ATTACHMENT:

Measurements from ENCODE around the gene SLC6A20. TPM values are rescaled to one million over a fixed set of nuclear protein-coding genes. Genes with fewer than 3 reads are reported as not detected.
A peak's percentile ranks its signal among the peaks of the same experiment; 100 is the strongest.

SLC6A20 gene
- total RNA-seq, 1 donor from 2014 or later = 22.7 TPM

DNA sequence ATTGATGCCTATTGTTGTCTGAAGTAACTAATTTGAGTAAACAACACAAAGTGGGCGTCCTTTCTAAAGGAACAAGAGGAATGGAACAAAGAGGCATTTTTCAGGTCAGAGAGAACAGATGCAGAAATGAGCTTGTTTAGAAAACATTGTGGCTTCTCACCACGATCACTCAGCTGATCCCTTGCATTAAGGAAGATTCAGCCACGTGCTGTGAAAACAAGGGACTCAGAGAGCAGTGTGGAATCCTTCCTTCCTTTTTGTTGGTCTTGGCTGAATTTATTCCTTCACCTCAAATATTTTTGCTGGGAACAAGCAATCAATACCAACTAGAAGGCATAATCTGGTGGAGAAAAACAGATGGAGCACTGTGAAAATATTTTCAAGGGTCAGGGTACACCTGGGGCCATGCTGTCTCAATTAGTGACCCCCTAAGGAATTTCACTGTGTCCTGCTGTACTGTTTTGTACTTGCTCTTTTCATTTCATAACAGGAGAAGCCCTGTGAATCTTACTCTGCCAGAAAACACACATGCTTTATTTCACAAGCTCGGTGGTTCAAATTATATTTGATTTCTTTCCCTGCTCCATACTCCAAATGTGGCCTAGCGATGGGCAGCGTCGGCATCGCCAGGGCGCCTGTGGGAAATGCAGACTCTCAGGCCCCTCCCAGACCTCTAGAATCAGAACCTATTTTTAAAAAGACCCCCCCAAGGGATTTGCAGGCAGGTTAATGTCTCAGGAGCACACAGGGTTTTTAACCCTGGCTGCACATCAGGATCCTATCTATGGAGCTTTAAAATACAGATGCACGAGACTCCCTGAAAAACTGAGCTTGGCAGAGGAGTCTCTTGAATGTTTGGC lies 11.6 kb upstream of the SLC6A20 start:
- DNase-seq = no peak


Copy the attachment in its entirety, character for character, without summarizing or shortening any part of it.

Measurements from ENCODE around the gene SLC6A20. TPM values are rescaled to one million over a fixed set of nuclear protein-coding genes. Genes with fewer than 3 reads are reported as not detected.
A peak's percentile ranks its signal among the peaks of the same experiment; 100 is the strongest.

SLC6A20 gene
- total RNA-seq, 1 donor from 2014 or later = 22.7 TPM

DNA sequence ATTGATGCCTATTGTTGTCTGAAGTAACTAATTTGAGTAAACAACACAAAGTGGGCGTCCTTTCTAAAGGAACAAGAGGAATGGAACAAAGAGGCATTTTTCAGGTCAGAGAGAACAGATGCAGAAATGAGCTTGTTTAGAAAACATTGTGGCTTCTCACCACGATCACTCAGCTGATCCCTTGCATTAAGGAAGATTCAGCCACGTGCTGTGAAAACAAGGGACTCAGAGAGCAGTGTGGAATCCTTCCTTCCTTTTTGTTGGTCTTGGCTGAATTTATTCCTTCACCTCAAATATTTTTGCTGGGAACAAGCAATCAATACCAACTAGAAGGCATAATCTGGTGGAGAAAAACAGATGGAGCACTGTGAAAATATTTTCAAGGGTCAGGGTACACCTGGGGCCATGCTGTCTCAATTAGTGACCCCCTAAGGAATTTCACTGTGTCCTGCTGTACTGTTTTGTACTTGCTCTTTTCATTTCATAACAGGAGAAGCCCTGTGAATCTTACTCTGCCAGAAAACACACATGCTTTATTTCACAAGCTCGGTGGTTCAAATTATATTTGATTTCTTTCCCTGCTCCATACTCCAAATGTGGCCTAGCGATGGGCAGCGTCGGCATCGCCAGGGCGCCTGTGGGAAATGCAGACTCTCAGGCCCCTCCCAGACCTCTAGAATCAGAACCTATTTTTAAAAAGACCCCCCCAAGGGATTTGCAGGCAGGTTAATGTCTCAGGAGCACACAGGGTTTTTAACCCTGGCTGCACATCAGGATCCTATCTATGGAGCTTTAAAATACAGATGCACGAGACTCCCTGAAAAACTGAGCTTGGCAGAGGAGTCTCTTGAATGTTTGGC lies 11.6 kb upstream of the SLC6A20 start:
- DNase-seq = no peak